We call on all states hosting field missions to respect their mandates

Mr. Chairman, the participating States are fortunate to have at our disposal an array of diplomatic instruments and institutions to help them meet their human dimension commitments and avert or respond to crises. The Office for Democratic Institutions and Human Rights, the Office of the Representative on Freedom of the Media, the High Commissioner on National Minorities, the Special Representative on Combating Trafficking in Human Beings, and the three Personal Representatives of the Chairman-in-Office on Tolerance issues, have the utmost respect and support of my government. We urge all participating States to fully avail themselves of these pioneering diplomatic capabilities and ensure that OSCE institutions and mechanisms have the personnel and budgetary resources they need to be effective now and in the future. We also strongly support the OSCE’s field missions. We call on all states hosting field missions to respect their mandates and permit them to function without obstruction in all three dimensions – and that includes their ability to freely engage with civil society.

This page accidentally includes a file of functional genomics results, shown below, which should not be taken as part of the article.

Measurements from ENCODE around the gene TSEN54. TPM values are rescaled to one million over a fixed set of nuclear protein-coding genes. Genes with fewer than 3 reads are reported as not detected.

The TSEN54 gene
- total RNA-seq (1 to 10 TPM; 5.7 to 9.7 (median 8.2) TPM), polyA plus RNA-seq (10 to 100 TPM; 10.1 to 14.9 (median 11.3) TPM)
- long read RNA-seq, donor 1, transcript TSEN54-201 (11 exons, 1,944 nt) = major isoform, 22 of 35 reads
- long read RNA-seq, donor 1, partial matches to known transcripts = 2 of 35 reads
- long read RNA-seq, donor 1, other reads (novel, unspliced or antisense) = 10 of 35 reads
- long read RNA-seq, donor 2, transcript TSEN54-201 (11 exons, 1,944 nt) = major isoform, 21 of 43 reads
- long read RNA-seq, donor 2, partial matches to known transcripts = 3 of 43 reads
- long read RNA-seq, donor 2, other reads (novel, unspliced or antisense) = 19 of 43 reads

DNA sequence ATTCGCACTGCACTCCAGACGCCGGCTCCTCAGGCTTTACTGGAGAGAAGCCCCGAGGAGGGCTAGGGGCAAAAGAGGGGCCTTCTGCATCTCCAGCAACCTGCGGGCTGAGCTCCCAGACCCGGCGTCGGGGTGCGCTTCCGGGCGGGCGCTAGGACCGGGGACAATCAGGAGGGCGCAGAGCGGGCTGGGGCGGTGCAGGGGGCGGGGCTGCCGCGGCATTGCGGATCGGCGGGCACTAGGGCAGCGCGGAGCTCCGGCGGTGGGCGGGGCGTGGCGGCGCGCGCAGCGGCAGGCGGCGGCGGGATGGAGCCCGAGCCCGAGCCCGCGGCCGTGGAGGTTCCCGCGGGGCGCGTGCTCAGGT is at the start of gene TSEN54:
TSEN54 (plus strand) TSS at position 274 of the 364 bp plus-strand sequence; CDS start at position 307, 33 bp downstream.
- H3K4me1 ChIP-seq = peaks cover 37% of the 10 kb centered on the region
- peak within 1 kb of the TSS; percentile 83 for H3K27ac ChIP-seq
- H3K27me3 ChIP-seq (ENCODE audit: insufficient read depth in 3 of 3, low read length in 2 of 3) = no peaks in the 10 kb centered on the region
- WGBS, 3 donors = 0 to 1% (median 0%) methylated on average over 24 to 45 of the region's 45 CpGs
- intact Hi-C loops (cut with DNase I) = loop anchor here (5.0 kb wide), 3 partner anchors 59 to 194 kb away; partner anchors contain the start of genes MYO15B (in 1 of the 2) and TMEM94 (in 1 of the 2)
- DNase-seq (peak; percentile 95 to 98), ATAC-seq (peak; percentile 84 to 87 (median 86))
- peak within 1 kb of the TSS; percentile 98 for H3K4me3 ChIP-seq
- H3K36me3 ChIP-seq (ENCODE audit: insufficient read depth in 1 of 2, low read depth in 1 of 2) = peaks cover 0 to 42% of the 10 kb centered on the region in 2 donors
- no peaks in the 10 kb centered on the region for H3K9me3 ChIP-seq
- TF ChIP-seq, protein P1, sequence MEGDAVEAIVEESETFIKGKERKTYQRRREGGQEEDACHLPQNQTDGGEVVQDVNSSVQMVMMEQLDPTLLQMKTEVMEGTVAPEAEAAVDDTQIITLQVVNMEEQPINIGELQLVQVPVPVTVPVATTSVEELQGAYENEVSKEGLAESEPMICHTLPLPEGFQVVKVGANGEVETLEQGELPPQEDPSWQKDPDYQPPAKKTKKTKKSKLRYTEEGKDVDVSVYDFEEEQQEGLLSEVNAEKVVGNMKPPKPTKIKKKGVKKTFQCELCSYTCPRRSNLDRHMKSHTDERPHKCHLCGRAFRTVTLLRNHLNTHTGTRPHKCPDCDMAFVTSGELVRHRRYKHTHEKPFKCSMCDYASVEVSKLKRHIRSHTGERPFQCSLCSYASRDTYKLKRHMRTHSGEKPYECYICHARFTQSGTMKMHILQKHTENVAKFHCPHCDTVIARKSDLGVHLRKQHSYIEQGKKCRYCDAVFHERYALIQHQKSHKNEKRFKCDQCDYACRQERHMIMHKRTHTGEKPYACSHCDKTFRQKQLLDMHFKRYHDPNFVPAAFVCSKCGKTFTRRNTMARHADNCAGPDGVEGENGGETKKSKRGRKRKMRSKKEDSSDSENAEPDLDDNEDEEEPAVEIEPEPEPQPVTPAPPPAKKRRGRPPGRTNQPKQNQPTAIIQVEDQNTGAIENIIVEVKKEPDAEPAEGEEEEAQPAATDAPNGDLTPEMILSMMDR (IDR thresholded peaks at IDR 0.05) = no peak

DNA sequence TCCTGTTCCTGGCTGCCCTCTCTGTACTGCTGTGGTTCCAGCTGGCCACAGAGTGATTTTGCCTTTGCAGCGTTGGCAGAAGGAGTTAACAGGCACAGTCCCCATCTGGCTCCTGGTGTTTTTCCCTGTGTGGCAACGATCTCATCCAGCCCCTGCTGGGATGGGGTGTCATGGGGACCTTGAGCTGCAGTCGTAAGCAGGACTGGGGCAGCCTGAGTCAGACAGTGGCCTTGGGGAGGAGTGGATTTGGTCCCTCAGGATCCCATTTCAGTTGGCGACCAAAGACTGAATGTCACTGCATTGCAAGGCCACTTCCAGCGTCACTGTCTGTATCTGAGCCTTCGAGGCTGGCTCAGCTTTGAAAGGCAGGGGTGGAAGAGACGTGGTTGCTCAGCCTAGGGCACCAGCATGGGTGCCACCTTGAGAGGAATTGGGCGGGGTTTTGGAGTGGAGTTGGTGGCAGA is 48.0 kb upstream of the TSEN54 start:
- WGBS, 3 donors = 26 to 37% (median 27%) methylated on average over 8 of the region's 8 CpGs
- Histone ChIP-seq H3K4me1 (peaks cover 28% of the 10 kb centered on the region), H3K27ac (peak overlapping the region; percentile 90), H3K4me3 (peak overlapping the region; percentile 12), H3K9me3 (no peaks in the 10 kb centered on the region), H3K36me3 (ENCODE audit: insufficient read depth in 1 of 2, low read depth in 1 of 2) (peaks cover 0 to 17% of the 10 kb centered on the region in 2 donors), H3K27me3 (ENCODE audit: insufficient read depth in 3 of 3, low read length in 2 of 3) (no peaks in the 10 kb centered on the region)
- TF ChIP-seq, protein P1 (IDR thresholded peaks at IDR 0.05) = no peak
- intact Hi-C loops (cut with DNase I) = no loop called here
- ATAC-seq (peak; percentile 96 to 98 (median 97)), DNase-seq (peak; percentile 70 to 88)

This Organization was the first regional organization to affirm that human rights are not solely matters of States’ internal affairs, but the legitimate concern of other States. The OSCE also was the first to recognize that civil society has an important role to play in promoting the implementation of OSCE commitments.

Many of the civil society activists here in Warsaw have taken considerable personal risks to be present

My delegation and I welcome the opportunities that this unique forum provides for civil society representatives to participate on an equal basis with governments. We look forward to hearing their indispensable perspectives and insights. Many of the civil society activists here in Warsaw have taken considerable personal risks to be present. That makes it even more imperative that our discussions be straightforward and focused on the most serious human dimension issues in our region. My delegation and I also look forward to the many side events and meetings that accompany the formal sessions. We will be interested to hear ideas from civil society members and governments alike on ways to strengthen the OSCE, defend its founding principles, and advance the cause of human rights across this region.

Finally, I wish to thank our host, Michael Link, the newly appointed director of ODIHR, and his outstanding team for their phenomenal work organizing this conference.